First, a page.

Creation of Damnation is what grabs me. The mysterious nature of the Shardblades has always made me curious. What is Szeth’s blade is exactly? It certainly doesn’t seem like a normal Shardblade and I feel it is doubtful that it is an Honorblade. I think it is a different type entirely and something related to the Voidbringers, Ten Deaths, or whoever is behind it all. Let’s call it an Odiumblade.


Next week Carl will be back to crack open Part Four and the return of Dalinar’s POV. Exciting times are ahead as we delve deeper into the last third of the story.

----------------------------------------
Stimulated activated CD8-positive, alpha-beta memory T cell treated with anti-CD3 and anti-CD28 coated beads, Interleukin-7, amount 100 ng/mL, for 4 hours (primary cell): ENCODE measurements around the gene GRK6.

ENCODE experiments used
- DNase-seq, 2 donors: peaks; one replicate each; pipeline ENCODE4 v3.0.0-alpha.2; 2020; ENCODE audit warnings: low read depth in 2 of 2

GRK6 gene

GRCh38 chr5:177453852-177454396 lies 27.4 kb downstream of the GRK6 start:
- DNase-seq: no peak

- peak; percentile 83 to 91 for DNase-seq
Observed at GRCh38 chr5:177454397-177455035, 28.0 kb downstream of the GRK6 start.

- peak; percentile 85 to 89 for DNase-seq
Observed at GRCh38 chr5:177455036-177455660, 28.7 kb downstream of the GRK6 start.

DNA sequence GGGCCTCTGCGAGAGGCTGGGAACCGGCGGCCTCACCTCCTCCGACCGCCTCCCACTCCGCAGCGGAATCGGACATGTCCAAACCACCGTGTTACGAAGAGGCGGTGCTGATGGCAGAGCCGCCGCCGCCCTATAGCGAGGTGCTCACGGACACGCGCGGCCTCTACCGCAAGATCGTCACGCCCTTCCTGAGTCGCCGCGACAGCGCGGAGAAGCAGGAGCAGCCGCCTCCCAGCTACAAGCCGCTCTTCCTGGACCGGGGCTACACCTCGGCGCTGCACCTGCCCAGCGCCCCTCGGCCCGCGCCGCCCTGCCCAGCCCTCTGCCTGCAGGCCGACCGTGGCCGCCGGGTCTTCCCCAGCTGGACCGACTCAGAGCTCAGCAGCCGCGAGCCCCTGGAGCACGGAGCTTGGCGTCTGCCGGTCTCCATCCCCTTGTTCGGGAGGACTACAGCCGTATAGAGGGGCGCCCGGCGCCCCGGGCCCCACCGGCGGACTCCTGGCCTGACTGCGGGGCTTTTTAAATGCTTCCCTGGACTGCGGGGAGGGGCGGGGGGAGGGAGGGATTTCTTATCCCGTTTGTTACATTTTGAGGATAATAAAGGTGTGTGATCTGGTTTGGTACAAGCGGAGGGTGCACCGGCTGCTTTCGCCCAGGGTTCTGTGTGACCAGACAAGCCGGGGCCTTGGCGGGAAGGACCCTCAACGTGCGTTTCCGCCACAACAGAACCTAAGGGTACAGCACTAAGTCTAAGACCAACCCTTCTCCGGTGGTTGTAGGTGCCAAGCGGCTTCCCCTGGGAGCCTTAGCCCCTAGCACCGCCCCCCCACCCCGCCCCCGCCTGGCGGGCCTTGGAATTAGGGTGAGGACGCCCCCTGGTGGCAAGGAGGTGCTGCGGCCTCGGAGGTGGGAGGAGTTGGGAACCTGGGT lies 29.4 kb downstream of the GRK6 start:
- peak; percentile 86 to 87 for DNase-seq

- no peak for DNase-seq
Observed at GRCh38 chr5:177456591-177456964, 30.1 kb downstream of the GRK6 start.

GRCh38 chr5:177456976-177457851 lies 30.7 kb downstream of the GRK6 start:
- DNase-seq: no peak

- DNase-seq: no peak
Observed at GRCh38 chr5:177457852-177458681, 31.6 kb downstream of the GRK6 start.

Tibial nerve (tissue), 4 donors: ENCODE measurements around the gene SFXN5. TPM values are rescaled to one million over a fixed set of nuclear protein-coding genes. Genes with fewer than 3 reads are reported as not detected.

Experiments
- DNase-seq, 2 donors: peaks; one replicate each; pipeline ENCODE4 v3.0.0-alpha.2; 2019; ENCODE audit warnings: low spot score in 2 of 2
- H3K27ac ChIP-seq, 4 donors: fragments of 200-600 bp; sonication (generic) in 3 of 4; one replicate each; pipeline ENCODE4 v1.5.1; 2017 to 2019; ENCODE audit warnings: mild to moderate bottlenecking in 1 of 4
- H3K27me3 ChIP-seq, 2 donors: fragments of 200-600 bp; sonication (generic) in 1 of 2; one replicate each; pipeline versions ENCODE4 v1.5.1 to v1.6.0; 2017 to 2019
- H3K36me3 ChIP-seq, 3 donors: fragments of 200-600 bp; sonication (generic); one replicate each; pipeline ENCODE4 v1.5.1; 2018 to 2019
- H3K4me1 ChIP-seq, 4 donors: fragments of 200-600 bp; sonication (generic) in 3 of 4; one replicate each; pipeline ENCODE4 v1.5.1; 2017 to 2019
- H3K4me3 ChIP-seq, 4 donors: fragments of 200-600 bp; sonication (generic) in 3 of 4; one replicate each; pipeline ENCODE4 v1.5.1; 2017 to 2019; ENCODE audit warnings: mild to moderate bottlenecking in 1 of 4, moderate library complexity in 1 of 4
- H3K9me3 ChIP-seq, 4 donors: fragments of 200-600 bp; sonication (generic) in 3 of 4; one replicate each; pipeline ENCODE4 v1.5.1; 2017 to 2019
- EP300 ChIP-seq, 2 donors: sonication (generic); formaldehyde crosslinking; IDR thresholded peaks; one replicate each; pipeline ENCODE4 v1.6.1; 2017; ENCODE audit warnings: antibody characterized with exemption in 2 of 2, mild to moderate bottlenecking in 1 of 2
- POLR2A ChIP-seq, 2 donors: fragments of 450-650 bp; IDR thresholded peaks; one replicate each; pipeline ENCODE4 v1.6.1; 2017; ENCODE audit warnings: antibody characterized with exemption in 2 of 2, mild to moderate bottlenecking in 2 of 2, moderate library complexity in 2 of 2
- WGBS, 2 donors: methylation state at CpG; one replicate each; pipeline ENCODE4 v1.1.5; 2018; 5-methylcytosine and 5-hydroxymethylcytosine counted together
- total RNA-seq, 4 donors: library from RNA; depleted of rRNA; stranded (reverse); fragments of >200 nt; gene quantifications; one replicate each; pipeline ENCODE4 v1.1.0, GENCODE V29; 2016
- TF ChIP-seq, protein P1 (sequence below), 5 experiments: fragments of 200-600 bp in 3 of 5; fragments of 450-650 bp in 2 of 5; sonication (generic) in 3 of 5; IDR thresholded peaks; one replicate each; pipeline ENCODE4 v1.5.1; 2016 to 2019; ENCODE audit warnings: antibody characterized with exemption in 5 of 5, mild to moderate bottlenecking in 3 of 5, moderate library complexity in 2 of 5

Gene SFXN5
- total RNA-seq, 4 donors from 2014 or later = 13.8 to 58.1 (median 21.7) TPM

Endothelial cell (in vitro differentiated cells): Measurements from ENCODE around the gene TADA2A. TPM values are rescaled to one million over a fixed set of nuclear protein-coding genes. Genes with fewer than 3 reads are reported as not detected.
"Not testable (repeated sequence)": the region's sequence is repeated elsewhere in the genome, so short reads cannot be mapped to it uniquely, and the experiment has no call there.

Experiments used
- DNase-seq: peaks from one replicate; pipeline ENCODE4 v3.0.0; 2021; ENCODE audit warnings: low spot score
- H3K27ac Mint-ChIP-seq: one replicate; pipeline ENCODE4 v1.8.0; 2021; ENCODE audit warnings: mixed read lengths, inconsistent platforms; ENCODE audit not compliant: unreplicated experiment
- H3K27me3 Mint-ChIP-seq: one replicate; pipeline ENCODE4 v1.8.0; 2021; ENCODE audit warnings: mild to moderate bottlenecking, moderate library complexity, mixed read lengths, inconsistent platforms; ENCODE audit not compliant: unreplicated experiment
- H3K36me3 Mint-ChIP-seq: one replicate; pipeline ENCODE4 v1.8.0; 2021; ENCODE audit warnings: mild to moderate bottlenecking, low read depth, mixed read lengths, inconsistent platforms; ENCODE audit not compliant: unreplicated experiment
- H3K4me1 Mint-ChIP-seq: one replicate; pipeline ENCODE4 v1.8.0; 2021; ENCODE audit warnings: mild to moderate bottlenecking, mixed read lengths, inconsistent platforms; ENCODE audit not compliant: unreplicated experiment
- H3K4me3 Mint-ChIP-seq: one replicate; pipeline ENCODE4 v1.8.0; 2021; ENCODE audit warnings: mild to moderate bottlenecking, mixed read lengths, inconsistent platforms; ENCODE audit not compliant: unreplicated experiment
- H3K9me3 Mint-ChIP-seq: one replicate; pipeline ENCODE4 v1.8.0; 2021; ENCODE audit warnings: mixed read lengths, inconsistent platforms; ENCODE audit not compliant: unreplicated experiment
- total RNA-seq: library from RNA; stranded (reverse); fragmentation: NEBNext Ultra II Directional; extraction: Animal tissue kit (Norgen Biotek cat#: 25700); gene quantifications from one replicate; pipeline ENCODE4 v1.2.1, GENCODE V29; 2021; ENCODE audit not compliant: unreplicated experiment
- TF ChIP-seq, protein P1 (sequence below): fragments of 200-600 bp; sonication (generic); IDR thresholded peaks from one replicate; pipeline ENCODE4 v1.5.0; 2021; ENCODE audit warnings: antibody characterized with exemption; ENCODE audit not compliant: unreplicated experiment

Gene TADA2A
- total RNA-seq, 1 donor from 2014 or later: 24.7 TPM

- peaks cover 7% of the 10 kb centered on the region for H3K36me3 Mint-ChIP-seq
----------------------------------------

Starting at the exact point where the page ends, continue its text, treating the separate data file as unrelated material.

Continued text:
And remember, if you’re read the preview chapters of Words of Radiance (found here), please keep any spoilers to yourself!

Michael Pye (aka The Mad Hatter) runs The Mad Hatter’s Bookshelf & Book Review where he shares his views on genre books. He can also be found nattering on Twitter or in search of the perfect piece of bacon.